Florida plans to deliver L3Harris EDACS-P25 devices to SLERS users during next year
Many Florida first responders that use the Statewide Law Enforcement Radio System (SLERS) in the next year are scheduled to receive new L3Harris devices that will support communications on existing EDACS system and the upcoming P25 network, as well as interoperate with FirstNet.
Matt Matney, public safety bureau chief for the Florida Department of Management Services (DMS) division of state technology, today told members of SLERS Joint Task Force Technical Committee that the state reached an agreement with L3Harris, although details will not be shared until the contract is “finalized” by the state’s general counsel.
Florida public-safety agencies subscribing to SLERS repeatedly have reiterated the need to replace aging EDACS mobile and portable radios, and Matney said this was priority in the legislative and contract negotiations with L3Harris. State officials plan to have new radios installed by the end of the state’s current fiscal year—June 30, 2022—that are designed let agencies transition smoothly from the existing EDACS EA system to the statewide P25 network that L3Harris will be building, Matney said.
Agencies subscribing to the SLERS will play key roles in the deployment of the new radios and their acceptance, as well as with the P25 system, Matney said. State agencies will be allowed to see the contract with L3Harris after it has been finalized by the general counsel.
This new contract with L3Harris was established under a budget framework approved by the Florida Legislature and signed into law by Gov. Ron DeSantis. Budget language called for DMS to sign a 15-year contract with L3Harris to maintain the existing EDACS EA network—the last one in the world to use this technology—and build a new P25 system, as well as earmarking $55 million to be spent on the new EDAC/P25 radios.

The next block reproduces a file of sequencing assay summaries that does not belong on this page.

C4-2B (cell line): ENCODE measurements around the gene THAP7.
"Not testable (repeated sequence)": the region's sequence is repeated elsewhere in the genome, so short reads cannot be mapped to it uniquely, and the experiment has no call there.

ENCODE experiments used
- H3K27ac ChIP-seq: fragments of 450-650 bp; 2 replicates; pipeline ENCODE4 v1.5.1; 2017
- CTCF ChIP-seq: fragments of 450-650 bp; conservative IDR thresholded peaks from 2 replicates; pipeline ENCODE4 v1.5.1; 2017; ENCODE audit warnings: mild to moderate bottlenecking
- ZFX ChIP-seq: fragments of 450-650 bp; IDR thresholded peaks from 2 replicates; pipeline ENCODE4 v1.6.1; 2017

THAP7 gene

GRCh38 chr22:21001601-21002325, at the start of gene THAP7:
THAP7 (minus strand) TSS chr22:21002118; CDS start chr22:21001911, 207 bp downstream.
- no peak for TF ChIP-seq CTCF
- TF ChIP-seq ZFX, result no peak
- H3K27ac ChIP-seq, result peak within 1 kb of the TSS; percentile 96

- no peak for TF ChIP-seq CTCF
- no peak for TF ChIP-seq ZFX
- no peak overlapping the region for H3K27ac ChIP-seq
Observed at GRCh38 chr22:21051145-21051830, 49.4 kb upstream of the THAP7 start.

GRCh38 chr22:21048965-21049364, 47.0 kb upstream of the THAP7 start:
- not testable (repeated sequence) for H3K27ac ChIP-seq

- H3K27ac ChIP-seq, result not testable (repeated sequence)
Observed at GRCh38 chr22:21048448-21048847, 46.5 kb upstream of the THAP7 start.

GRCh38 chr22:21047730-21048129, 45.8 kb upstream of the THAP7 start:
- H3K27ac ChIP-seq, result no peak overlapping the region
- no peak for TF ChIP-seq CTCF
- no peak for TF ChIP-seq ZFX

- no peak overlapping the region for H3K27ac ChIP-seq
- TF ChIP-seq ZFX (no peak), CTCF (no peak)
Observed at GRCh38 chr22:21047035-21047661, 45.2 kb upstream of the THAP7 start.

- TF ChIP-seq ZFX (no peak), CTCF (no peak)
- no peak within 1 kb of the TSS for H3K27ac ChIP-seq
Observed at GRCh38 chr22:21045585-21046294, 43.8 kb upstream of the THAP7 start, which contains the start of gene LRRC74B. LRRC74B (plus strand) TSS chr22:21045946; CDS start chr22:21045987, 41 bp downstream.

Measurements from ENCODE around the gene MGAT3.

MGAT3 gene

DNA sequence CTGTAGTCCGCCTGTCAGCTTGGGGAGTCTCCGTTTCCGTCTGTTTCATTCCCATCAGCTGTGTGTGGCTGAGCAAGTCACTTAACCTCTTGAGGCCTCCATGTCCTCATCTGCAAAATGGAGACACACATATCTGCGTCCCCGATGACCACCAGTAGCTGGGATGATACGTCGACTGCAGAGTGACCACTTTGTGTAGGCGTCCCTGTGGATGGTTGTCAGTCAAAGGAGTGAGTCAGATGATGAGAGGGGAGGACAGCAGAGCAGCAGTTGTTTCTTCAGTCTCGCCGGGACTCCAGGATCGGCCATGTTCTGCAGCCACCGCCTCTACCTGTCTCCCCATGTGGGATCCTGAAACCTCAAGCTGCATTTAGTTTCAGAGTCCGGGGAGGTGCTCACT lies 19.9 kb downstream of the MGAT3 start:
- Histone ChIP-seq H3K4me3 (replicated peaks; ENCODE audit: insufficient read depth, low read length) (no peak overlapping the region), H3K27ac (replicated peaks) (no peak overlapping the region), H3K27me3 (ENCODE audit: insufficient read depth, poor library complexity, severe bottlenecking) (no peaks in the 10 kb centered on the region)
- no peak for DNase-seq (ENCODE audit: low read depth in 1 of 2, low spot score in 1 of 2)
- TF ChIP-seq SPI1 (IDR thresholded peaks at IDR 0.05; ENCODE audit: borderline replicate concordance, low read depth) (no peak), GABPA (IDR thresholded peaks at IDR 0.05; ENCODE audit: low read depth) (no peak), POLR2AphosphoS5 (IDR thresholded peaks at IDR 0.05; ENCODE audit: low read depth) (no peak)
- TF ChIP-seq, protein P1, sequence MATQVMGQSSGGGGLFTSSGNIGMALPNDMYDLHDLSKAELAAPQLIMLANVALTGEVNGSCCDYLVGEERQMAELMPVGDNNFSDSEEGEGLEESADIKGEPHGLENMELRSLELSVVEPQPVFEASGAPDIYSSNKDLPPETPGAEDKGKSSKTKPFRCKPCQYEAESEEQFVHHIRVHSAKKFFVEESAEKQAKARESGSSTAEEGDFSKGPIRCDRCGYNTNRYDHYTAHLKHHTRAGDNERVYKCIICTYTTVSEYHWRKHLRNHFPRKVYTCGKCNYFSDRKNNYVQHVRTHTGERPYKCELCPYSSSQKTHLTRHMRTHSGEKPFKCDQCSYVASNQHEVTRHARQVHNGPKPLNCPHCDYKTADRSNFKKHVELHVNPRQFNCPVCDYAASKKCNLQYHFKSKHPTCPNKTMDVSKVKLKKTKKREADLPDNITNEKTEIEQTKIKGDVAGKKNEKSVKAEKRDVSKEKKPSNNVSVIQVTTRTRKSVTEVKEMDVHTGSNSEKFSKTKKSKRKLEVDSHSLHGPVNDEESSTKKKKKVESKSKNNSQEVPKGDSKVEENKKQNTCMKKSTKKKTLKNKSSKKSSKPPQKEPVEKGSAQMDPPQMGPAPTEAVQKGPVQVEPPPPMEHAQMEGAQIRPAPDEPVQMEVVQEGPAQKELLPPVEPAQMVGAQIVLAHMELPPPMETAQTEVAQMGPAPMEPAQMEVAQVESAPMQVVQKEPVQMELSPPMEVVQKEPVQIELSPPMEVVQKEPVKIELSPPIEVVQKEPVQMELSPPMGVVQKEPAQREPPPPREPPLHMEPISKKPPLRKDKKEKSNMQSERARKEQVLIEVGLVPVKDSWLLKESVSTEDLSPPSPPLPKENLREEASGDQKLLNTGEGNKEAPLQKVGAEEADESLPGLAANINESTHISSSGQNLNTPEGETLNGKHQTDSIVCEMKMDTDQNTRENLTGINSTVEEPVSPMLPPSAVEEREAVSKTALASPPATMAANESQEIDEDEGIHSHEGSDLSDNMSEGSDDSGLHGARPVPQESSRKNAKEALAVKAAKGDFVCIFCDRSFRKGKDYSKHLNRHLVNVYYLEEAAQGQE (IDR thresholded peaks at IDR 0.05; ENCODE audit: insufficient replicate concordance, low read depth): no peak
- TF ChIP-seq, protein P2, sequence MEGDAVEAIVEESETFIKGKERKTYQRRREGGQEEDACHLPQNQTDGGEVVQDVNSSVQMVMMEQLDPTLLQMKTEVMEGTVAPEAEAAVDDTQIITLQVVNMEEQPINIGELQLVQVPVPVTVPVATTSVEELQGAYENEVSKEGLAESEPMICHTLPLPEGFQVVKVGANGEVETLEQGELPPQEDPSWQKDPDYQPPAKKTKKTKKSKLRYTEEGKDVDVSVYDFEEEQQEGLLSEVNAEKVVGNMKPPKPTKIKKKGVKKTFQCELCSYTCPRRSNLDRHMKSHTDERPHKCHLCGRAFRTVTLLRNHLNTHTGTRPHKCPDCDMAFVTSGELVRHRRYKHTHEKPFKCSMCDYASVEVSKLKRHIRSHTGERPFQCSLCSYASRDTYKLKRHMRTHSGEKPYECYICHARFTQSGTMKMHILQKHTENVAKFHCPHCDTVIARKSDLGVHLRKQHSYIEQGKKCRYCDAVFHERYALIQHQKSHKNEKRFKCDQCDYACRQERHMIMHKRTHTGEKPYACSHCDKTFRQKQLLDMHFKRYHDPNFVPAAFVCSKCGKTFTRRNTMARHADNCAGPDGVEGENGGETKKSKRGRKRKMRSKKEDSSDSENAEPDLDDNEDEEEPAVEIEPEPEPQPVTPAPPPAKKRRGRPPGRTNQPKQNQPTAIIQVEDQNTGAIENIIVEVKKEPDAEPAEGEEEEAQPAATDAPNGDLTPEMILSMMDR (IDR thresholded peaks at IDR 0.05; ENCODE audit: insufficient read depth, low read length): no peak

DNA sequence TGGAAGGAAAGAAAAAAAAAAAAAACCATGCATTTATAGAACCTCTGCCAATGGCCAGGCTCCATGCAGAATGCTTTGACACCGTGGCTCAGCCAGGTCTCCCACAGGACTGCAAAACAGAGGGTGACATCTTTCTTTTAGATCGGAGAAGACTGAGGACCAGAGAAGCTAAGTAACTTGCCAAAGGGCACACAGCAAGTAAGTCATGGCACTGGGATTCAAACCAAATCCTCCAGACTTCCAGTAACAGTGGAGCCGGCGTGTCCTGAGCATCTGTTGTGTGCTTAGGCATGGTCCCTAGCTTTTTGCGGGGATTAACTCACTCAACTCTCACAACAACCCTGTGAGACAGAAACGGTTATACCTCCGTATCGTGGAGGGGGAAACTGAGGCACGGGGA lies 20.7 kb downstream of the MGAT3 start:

The reason the legislative action for a P25 upgrade to SLERS was deemed necessary by many is that Motorola Solutions did not agree to a contract with the state after being selected in the procurement phase and surviving a lengthy protest from L3Harris. In January 2020, DMS announced that it ended talks with Motorola Solutions after the LMR giant declined to sign a contract based on the terms of its bid, according to a state official.
Florida lawmakers awarded the no-bid contract to L3Harris—referenced as “the entity that was operating the statewide radio communications system”—at the end of April, during the final week of this year’s legislative session. Legislators took the unusual measure while citing the need for “emergency action,” as the existing SLERS contract with L3Harris was due to expire on June 30.
One condition included in the budget language was that the P25 network would need to be interoperable with FirstNet, the nationwide public-safety broadband network (NPSBN) being built by AT&T—believed to be the first such legal stipulation, according to sources.
During the Technical Committee meeting, the Florida Highway Patrol representative mentioned plans to test FirstNet PTT, the broadband push-to-talk service from FirstNet that is designed to comply with the 3GPP mission-critical-push-to-talk (MCPTT) standard.